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Exercise and diet can help with menopause


Exercise and a healthy diet are essential to dealing with the symptoms of menopause. Exercise and a healthy diet are essential to dealing with the symptoms of menopause.

One of the major complaints I get as women start to age is concern about menopause. Though I assure them that it is a normal part of life, most are not happy. Women often look at the changes that occur in their bodies as they age as problems, however these changes are normal at this time of life.

With women being more health conscious and more active, most want to find a way to go through menopause as gracefully as possible. In most cases, women are not as concerned about loss of childbearing ability.

There are those fortunate individuals who have no hot flashes and go through menopause with no problems. They are the exception. For those that have not lost their uterus, one of the first signs will be loss of the period. This usually happens when one notes their menstrual bleed is happening less and less. The skipped months lengthen out until finally a year has passed without a menstrual bleed.

The emotional toll varies from woman to woman. Some have no problem while others experience varying degrees of irritability and moodiness. Some of this irritability and moodiness, unfortunately, may be caused by the loss of sleep that accompanies hot flashes for some women.

Whether to treat the hot flashes depends on the woman and her health issues. If the decision is made to treat them, the modality chosen should be thoroughly discussed with her health care provider. Estrogens are a little controversial but there are those patients who require them. Women who take estrogen for a short period of time seem to have less weight gain.

Recent articles have raised concern about the weight that a lot of women gain during midlife and menopause. Dr. Ekta Kapoor from the Mayo Clinic is concerned about the future health risks associated with such weight gain. The main concern regarding weight gain is the possible development of heart disease. Kapoor recommends, of course, adopting a healthy lifestyle consisting of exercising more, 150 minutes a week recommended, and watching the diet. She believes that resistance types of exercises are best. They improve body muscle mass and that improves the amount of calories that are burned.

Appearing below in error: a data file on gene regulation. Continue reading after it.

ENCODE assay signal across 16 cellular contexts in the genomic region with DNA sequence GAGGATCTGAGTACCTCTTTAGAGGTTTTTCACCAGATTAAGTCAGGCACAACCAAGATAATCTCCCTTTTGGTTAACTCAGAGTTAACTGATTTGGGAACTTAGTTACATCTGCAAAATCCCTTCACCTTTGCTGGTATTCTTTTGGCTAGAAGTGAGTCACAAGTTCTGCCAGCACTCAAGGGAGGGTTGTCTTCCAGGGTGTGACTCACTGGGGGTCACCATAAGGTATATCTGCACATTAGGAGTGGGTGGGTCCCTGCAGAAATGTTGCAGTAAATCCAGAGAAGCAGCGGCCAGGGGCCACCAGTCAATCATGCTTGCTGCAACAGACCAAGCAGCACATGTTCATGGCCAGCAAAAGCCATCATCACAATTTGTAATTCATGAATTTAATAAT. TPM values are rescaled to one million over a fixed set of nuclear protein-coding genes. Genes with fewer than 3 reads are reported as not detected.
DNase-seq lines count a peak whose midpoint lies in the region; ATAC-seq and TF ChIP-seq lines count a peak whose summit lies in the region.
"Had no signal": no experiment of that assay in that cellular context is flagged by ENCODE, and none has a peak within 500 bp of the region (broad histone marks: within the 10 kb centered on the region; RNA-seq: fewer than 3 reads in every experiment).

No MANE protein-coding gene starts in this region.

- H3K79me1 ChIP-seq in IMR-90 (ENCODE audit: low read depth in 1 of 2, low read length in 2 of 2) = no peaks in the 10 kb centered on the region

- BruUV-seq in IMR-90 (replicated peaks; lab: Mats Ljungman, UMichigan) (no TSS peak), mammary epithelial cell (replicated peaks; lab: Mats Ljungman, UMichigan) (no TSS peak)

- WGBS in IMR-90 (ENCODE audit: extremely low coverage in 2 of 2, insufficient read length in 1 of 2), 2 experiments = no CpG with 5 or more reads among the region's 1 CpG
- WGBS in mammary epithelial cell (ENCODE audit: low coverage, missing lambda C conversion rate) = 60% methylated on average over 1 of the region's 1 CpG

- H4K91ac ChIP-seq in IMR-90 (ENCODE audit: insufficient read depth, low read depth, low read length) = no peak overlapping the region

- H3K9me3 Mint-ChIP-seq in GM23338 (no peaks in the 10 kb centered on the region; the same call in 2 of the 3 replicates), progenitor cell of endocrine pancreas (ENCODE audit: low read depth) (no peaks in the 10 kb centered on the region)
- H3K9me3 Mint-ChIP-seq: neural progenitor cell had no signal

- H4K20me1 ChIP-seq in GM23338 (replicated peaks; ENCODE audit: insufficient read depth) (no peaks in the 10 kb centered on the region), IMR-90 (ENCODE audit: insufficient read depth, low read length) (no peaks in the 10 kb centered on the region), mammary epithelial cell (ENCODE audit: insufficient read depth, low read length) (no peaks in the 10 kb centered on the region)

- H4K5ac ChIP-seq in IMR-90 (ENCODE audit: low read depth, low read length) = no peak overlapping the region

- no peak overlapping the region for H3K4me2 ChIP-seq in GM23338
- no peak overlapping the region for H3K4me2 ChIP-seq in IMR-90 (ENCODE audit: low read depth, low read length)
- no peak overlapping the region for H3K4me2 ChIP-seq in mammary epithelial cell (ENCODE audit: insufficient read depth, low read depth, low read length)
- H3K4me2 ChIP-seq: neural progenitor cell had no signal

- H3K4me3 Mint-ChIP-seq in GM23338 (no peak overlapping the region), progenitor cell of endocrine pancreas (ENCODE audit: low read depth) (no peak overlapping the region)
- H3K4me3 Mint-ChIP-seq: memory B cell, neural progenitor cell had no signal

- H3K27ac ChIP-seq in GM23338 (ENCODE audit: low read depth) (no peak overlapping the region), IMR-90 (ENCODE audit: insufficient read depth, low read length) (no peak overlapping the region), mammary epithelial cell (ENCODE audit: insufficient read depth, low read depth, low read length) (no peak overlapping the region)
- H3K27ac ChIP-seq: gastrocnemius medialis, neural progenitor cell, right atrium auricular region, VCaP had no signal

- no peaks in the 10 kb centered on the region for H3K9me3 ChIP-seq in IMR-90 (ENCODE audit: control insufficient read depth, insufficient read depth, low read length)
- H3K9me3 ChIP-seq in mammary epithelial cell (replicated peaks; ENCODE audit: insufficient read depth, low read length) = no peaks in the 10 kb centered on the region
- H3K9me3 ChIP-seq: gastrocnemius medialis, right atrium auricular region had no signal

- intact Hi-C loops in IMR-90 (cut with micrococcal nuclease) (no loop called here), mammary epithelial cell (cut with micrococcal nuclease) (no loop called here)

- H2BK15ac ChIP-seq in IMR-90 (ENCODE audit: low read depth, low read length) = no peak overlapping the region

She also recommends eating a Mediterranean diet since it is known to improve one’s cardiovascular health. This diet is high in plant based food, whole grains, nuts and legumes. She is even in favor of giving weight loss medications to help with the weight loss.

As with any weight loss, Dr. Kapoor warns about that dreaded regain of those pounds one has worked so hard to lose.

She notes that a large portion of women who have lost weight will regain it back within three to five years. This happens less when women have good social support and exercise 200 to 300 minutes a week. Some counseling could also help.

She notes that those who exercise at a lower amount of time, lack social support and/or are emotional eaters. These patients are more likely to gain the weight back. She still encourages ladies to keep trying to lose weight because the health benefits are worth it.

Remember, menopause will not last forever. This too shall pass.

Dr. Veita Bland is a board certified Greensboro physician and hypertension specialist. Dr. Bland’s radio show, “It’s a Matter of Your Health,” can be heard live on Wednesdays, 5:30 p.m. on North Carolina A&T State University’s WNAA, 90.1 FM. Listeners may call in and ask questions. The show is replayed on Sirius 142 at 5 p.m. on Wednesdays. Email Dr. Bland at